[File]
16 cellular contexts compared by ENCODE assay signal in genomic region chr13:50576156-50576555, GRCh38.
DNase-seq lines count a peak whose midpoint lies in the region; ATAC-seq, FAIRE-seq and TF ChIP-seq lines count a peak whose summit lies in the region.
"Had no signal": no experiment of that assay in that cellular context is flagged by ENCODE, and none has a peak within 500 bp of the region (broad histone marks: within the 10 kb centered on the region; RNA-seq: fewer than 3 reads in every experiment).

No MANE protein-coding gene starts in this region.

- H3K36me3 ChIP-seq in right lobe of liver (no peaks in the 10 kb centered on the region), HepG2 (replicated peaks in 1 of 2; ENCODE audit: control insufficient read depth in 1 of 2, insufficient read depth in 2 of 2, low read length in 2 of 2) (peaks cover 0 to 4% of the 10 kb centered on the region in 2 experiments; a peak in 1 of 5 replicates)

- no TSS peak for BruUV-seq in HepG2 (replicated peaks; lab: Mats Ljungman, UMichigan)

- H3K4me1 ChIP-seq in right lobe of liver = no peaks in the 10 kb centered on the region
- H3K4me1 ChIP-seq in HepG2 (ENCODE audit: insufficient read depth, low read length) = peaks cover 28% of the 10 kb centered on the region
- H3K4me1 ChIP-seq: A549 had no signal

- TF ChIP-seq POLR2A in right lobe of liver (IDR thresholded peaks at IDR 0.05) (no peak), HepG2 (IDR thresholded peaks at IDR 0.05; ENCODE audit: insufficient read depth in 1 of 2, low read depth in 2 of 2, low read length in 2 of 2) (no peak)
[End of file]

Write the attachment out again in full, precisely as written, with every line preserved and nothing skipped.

16 cellular contexts compared by ENCODE assay signal in genomic region chr13:50576156-50576555, GRCh38.
DNase-seq lines count a peak whose midpoint lies in the region; ATAC-seq, FAIRE-seq and TF ChIP-seq lines count a peak whose summit lies in the region.
"Had no signal": no experiment of that assay in that cellular context is flagged by ENCODE, and none has a peak within 500 bp of the region (broad histone marks: within the 10 kb centered on the region; RNA-seq: fewer than 3 reads in every experiment).

No MANE protein-coding gene starts in this region.

- H3K36me3 ChIP-seq in right lobe of liver (no peaks in the 10 kb centered on the region), HepG2 (replicated peaks in 1 of 2; ENCODE audit: control insufficient read depth in 1 of 2, insufficient read depth in 2 of 2, low read length in 2 of 2) (peaks cover 0 to 4% of the 10 kb centered on the region in 2 experiments; a peak in 1 of 5 replicates)

- no TSS peak for BruUV-seq in HepG2 (replicated peaks; lab: Mats Ljungman, UMichigan)

- H3K4me1 ChIP-seq in right lobe of liver = no peaks in the 10 kb centered on the region
- H3K4me1 ChIP-seq in HepG2 (ENCODE audit: insufficient read depth, low read length) = peaks cover 28% of the 10 kb centered on the region
- H3K4me1 ChIP-seq: A549 had no signal

- TF ChIP-seq POLR2A in right lobe of liver (IDR thresholded peaks at IDR 0.05) (no peak), HepG2 (IDR thresholded peaks at IDR 0.05; ENCODE audit: insufficient read depth in 1 of 2, low read depth in 2 of 2, low read length in 2 of 2) (no peak)